By the numbers: How All Trades was doomed to fail


All Trades Queensland suffered a significant decline in apprenticeship numbers and revenue in the lead-up to its sensational collapse amid COVID-19.

New details have emerged about how the nation's largest training organisation plunged into administration.

In the 2018-19 financial year the organisation trained 580 apprentices.

However, that number had dwindled to 414 when the entity was handed to administrators on Wednesday.

All Trades Queensland's financial report for the 2017-18 financial year show the organisation made a $1.6 million profit.

This week its director Ian Johnson called in administrators with the organisation unable to cover its liabilities amid the ongoing COVID-19 downturn.

"We live in some difficult times with coronavirus," Mr Johnson said yesterday.

"It's not just us, everybody is in strife."

It is understood the company is likely to be sold.

Master Builders deputy CEO Paul Bidwell questioned the viability of the group training model.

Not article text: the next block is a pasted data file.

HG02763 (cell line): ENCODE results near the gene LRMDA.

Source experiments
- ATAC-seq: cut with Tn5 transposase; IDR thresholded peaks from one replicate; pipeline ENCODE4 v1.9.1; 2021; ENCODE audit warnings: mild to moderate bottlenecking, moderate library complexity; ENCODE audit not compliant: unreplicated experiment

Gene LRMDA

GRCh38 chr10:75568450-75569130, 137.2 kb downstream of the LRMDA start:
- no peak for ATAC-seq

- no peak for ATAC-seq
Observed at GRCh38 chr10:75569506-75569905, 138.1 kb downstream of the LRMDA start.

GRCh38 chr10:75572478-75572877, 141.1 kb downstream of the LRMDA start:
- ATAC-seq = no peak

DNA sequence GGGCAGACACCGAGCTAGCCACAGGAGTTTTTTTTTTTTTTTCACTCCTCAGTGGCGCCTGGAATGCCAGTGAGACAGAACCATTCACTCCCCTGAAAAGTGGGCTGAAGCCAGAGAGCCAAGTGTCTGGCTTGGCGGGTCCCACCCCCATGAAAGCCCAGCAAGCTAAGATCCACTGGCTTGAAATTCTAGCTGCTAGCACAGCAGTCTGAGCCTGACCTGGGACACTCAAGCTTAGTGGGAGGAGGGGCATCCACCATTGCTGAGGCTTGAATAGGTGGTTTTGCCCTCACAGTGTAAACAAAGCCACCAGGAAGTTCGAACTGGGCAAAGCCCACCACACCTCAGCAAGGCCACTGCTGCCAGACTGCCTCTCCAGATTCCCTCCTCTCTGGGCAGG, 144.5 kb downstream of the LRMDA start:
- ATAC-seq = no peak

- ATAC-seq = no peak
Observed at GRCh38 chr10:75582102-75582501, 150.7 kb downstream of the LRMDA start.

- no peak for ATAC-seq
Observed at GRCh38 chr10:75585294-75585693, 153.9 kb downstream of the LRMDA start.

"When it goes really well builders are desperate to take them and if there's lots of jobs there's kids lining up," he said.

"In boom times it works really well but in not boom times builders aren't going to hire them.

"You're left with their large group of apprentices on the book and nobody wants them."

Mr Bidwell said the construction industry was facing a difficult future until the government announced a $25,000 HomeBuilder package.

"We were facing this cliff in September, October and no matter whether you're a big or small builder - with the exception of alterations and additions - there was no work," he said.

"It was absolutely nothing.

"The stimulus has pumped up the tyres of the housing side of things."

Originally published as By the numbers: How All Trades was doomed to fail